Helping the World
I never feel I can do much for the world. I watch those commercials of starving children in Africa, I read about under-age sex trafficking in America, I see posts on Facebook about genetically modified food and politics and slavery and war and pestilence and death, death, death… but what can I really do? Clicking “like” and “share” doesn’t always cut it, let alone make a difference.
I have several small children. They are my world, not only because I love them fiercely, but because they are in the physically and emotionally demanding stages of life. They need me — desperately — to be accessible. This means less time for the world. I’ve had to learn how to balance service of others with service of my children and husband — and how to teach them the same.
I had an experience, however, which showed me just how easily I could combine both.
I had my three youngest boys with me at the local shopping center. I had been having a particularly good day, social conscience-wise. I had remembered to bring in my cloth bags. I had been polite to every person I came into contact with, including my children. Out in the parking lot I returned my cart to the inconvenient cart-return, taking the time to grab another cart that had been left near my car. Yes, yes! I felt good about myself. Not in a gloating way, but in a “Yes! I can do this! I can be service-minded! This might make up for all the times I’m not!” way. I didn’t tell the children what I was doing; I simply let them see me trying to think of others before myself. Fortunately for all of us, it got even better.
While I had been checking out my groceries and supplies, I had asked for $40 cash back. I wasn’t sure why, since I only needed $20 (to pay for a school fundraiser, which was next on the errand list), but I felt prompted to go ahead and get $40. I tucked both $20 bills into my wallet as we left.
As we drove around the parking lot, I thought about taking the boys for ice cream with that extra $20. I decided against it, realizing our budget was still a bit too tight for spontaneous treats. As I wrestled with my love of ice cream and logical financial stress, I came up to the exit of the parking lot. There, in a very popular spot, I saw a man standing with a sign. I’ve seen these signs before, many times. This one, however, was slightly different. Instead of simply saying “hungry” or “homeless” it said, “Laid off. Kids to feed.”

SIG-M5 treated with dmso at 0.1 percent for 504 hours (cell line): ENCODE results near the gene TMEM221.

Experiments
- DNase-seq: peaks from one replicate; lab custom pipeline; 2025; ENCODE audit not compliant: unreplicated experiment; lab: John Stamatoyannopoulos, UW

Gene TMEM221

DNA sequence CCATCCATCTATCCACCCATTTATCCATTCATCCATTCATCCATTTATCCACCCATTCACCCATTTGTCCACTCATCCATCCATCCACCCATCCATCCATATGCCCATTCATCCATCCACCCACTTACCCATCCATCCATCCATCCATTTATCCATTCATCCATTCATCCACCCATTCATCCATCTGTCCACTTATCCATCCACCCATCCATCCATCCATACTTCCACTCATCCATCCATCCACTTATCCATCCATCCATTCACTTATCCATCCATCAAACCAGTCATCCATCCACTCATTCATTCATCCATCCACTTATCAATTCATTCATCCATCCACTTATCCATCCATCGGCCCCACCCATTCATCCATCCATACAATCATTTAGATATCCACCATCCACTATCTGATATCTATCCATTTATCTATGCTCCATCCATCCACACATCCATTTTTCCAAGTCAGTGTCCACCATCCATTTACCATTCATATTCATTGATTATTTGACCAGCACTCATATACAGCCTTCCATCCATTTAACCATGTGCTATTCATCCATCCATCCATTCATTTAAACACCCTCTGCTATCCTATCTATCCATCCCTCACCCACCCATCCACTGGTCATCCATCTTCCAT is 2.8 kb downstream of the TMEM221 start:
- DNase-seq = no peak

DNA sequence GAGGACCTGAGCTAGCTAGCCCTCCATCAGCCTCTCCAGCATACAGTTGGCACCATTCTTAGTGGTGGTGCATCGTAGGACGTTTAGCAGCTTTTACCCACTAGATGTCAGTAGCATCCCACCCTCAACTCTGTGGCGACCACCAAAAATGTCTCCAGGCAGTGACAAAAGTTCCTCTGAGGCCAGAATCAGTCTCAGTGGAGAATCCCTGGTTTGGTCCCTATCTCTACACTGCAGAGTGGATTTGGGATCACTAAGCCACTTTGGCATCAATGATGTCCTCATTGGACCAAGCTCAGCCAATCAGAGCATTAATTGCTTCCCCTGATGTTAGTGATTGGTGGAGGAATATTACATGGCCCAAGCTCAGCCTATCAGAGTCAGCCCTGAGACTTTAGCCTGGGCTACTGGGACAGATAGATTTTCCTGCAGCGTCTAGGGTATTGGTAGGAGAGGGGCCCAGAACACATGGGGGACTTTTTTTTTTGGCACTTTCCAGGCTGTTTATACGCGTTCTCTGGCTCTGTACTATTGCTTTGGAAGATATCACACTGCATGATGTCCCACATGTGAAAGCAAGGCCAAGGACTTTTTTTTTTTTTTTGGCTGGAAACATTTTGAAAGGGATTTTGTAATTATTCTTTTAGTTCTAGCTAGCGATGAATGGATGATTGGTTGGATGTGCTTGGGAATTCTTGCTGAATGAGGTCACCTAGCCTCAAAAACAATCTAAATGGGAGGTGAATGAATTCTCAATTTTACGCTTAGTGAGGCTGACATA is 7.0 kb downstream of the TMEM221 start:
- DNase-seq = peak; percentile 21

I pulled over.
I rolled down the window, told him I understood his position –hadn’t my husband been laid off before? Once, twice? –and handed him a $20 bill. He thanked me, sincerely. I told him “No problem. Good luck!” and drove off. I felt great. The Spirit flooded my heart and I realized I had done a good thing.
Was he lying? Sure, it would have been easy for him to write anything on a sign and stand on a corner, begging for money. But it didn’t really matter, and I honestly didn’t feel as if he was lying. The Spirit had prompted me to get the cash in the store, and the Spirit prompted me to give it to that man.
My children watched the whole exchange and asked me about it. We talked about helping people and following the Spirit. And you know what? I realized the entire experience had actually done something good for the world! I had helped someone in need and I had shown my children how to do the same.
I mulled over this for the rest of the week, and then I came across this video again:
[Flecks of Gold from Mormon Messages]
We don’t have to feel despair when we are stymied by limited time and resources. There does not have to be guilt in our hearts when we simply cannot give to every charity and every cause that pricks the contours of our hearts. It is not the size of our service that matters. What this experience taught me, as well as Elder Ballard’s words, is that there are ways to help the world, even if it’s just one person at a time.
- How have you been able to “help the world” in your limited sphere?
- Have you foregone service because it didn’t seem good enough or big enough?
- How have you overcome those feelings?